Weekly Tax News - Monday 27 February 2023

February 27, 2023

IESBA’s work on ethical conduct in tax planning

On Friday 17 February, the International Ethics Standards Board for Accountant (IESBA) proposed to introduce several amendments to its International Code of Ethics for Professional Accountants to “guide judgments and behaviours of professional accountants when providing tax planning and related services”. This move has been triggered by the increasing public interest concerns about tax avoidance and the role played by professional tax advisers in light of revelations in recent years such as the Paradise and Pandora Papers, IESBA explains. The main amendments to the Code aim at: - explaining the types of threats to compliance with the fundamental ethics principles of the Code that might be created when professional accountants are involved in tax planning; - setting a clear principle that professional accountants recommend or otherwise advise on a tax planning arrangement only if they have determined that there is a credible basis in laws and regulations for it; - requiring consideration of the reputational, commercial and wider economic consequences that could arise from the way stakeholders might view the tax planning arrangement before determining whether to proceed with the recommendation or advice; - providing practical guidance to assist professional accountants in navigating the “grey zone” uncertainty when carrying out tax planning; - dealing with other practical matters, including disagreement with the client or management or those charged with governance, and documentation. Interested stakeholders have until 18 May 2023 to comment on the draft. The IESBA is organizing three online webinars this week to explain more in detail its main proposals. More information is available here.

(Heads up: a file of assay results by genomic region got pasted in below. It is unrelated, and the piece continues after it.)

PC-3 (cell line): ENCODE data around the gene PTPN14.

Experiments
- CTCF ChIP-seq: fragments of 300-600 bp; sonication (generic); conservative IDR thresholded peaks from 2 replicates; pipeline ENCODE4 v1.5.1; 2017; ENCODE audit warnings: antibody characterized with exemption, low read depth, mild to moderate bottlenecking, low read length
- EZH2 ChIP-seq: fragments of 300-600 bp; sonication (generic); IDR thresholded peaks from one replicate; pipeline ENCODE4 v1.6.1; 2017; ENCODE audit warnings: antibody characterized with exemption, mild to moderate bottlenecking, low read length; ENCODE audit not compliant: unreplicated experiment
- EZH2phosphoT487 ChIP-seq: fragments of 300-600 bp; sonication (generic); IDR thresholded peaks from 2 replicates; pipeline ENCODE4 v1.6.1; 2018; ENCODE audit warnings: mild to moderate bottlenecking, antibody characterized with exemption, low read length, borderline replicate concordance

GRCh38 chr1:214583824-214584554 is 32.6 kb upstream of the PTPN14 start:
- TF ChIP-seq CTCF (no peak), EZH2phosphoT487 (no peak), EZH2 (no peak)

Chances of an agreement on digital taxation are “slim”, says French Finance minister